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NSA, FBI spied on U.S. Muslim leaders after 9/11: report

Newly published material leaked by NSA whistleblower Edward Snowden reveals that the U.S. government spied on five prominent Muslim-Americans for several years, despite a lack of evidence that they posed a potential threat to national security.

Document leaked by NSA whistleblower Edward Snowden shows 5 American citizens targeted

Details of a classified NSA spreadsheet, leaked by whistleblower Edward Snowden, indicate that the FBI monitored the email accounts of five prominent Muslim-Americans. The leak was published by journalist Glenn Greenwald late Tuesday. (Channel 4/CBC)

Newly published material leaked by NSA whistleblower Edward Snowden reveals that the U.S. government spied on five prominent Muslim-Americans for several years, despite a lack of evidence that they posed a potential threat to national security.

According to a report published by journalists Glenn Greenwald and Murtaza Hussain in  The Intercept, the men were targeted under FISA, the Foreign Intelligence Surveillance Act, though all five are U.S. citizens and reside in the country.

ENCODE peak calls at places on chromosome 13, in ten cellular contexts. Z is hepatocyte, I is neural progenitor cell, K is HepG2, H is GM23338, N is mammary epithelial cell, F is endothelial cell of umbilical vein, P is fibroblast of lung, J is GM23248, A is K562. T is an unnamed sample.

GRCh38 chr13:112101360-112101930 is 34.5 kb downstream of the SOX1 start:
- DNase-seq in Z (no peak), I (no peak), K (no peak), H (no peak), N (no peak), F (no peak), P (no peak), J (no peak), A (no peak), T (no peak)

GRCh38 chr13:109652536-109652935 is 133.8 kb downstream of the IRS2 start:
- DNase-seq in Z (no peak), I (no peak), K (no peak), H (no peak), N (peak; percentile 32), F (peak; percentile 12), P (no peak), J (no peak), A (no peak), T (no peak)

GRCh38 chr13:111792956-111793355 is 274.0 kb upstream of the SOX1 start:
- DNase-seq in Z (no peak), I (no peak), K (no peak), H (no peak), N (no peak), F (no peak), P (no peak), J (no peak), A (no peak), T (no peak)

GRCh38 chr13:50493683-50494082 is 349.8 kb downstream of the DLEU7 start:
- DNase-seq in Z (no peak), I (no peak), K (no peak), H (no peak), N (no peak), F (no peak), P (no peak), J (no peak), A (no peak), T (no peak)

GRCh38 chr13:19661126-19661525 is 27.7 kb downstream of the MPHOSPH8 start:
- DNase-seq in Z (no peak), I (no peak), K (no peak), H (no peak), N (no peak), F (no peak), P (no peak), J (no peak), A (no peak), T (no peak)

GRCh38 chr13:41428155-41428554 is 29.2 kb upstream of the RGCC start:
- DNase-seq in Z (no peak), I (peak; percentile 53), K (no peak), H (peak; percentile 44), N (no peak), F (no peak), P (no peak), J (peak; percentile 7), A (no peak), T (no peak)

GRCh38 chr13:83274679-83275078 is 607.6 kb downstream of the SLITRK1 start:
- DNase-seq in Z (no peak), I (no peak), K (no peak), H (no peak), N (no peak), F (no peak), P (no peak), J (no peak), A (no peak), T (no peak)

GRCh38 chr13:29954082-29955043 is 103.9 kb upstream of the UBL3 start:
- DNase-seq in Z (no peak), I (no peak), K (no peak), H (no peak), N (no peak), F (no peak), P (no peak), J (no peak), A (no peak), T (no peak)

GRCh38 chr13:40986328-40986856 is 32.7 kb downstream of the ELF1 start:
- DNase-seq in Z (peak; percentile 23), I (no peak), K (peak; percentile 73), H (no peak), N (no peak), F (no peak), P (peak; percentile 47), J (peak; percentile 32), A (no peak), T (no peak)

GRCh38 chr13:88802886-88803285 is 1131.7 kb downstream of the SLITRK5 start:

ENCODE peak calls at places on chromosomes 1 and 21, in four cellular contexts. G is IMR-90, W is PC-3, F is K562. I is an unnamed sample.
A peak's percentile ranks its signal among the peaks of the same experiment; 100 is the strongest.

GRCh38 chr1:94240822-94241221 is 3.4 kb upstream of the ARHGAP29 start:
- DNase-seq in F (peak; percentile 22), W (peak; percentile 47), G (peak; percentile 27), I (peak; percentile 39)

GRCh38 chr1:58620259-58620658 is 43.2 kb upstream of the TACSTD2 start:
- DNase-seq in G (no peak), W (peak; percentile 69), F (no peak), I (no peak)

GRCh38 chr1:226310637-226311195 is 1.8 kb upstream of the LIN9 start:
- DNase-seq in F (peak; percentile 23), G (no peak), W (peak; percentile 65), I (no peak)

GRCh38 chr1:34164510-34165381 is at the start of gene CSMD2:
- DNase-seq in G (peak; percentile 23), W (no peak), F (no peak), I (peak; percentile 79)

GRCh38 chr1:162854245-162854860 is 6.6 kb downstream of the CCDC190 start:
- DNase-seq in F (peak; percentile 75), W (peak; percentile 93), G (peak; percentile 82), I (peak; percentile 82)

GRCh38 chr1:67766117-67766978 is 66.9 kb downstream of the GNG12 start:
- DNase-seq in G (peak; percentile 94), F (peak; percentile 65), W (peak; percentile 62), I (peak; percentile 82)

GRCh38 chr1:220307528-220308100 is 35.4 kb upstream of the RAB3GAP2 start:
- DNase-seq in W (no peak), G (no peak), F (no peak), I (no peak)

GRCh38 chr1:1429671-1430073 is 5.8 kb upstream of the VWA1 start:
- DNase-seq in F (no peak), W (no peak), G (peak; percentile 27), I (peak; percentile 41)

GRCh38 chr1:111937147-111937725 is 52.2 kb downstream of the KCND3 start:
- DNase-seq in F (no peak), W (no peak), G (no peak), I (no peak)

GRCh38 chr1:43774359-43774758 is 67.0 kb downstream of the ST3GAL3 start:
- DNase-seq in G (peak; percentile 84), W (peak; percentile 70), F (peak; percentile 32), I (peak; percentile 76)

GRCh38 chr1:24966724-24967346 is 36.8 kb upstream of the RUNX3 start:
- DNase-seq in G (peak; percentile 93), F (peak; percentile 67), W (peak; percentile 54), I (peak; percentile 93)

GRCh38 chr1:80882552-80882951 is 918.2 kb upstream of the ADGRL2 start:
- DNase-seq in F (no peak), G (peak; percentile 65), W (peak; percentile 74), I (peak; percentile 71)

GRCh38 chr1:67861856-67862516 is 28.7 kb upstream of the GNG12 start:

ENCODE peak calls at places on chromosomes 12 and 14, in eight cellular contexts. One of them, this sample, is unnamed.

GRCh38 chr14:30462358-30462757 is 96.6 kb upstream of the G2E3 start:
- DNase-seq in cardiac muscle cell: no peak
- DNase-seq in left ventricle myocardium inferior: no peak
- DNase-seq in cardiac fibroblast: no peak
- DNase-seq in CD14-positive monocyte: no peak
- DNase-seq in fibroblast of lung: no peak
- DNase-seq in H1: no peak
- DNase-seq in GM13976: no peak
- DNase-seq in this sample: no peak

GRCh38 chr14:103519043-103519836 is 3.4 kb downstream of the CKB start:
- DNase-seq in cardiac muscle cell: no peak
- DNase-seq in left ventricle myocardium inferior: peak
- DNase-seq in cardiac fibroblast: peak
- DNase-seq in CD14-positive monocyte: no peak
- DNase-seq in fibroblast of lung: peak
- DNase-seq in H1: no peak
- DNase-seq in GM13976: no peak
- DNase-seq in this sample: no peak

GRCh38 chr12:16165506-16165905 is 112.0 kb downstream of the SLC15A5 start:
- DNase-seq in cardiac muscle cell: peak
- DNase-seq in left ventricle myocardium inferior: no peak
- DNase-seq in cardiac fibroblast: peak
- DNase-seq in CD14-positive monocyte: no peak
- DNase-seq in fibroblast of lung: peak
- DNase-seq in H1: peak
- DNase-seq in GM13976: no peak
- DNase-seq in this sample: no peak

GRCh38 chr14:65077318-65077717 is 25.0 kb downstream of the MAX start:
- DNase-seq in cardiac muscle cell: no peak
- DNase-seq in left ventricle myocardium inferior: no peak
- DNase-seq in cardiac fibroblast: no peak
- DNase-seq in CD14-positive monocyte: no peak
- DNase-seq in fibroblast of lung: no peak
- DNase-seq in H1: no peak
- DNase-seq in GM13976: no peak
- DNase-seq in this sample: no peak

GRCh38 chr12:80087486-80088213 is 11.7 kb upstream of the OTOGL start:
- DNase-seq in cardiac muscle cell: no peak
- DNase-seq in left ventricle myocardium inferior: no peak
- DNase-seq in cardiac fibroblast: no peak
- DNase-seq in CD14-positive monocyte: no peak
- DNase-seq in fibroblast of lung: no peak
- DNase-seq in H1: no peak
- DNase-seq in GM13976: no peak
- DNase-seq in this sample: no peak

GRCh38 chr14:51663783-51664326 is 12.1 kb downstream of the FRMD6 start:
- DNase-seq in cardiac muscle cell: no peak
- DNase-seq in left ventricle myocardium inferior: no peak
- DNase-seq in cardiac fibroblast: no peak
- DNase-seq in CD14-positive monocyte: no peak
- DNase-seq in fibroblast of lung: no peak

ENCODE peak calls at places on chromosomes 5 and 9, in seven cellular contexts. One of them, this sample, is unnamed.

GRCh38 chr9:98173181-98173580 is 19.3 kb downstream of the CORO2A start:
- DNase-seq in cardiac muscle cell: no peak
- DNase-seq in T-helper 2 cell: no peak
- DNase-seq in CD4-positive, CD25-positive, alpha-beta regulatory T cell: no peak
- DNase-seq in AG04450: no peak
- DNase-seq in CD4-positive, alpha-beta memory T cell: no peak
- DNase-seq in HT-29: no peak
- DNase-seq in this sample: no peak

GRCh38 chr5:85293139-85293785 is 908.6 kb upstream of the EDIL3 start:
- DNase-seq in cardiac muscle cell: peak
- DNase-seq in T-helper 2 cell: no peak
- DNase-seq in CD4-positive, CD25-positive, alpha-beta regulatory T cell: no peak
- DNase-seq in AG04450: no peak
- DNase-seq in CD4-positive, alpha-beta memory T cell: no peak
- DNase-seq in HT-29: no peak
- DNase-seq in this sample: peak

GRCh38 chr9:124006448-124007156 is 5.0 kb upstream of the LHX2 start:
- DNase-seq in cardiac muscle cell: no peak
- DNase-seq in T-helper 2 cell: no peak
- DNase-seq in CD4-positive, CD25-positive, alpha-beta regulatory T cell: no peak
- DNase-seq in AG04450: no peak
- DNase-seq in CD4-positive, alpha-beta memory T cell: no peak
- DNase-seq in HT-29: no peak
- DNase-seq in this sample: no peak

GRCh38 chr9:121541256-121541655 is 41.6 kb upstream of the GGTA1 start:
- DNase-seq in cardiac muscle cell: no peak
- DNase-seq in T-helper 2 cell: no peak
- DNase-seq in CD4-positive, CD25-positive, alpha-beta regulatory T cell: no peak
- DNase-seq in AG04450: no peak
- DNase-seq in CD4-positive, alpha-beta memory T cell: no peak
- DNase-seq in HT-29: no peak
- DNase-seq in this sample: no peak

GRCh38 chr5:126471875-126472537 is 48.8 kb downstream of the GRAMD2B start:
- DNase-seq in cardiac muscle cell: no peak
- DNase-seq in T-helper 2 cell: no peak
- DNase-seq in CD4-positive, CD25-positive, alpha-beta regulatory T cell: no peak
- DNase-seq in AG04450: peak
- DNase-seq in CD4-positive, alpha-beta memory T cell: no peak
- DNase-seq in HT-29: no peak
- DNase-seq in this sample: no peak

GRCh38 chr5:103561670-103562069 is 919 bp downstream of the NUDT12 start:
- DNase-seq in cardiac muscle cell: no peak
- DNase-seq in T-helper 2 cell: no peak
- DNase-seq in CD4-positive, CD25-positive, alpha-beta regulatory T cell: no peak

Among the list is Nihad Awad, the executive director of the Council on American-Islamic Relations (CAIR), which is the largest and most influential Muslim rights organization in the U.S., and Faisal Gill, a prominent Republican who once held a top secret clearance during the George W. Bush administration.

Gill was under surveillance during the same time period he obtained that clearance, the report says. 

The FBI monitored each of their email accounts, some for a period of several years, despite the fact all of the men “vehemently deny involvement in terrorism or espionage,” according the report published late Tuesday evening online.

The individuals' names all appear in an NSA spreadsheet that was part of the cache of classified material leaked by Snowden to Greenwald and other journalists. 

The file lists the FBI as the agency that was actively engaged in monitoring the email accounts, along with 7,485 other email accounts belonging primarily to foreign surveillance targets, between 2002 and 2008.

According the report, “it was unclear whether the government obtained any legal permission to monitor the Americans on the list.”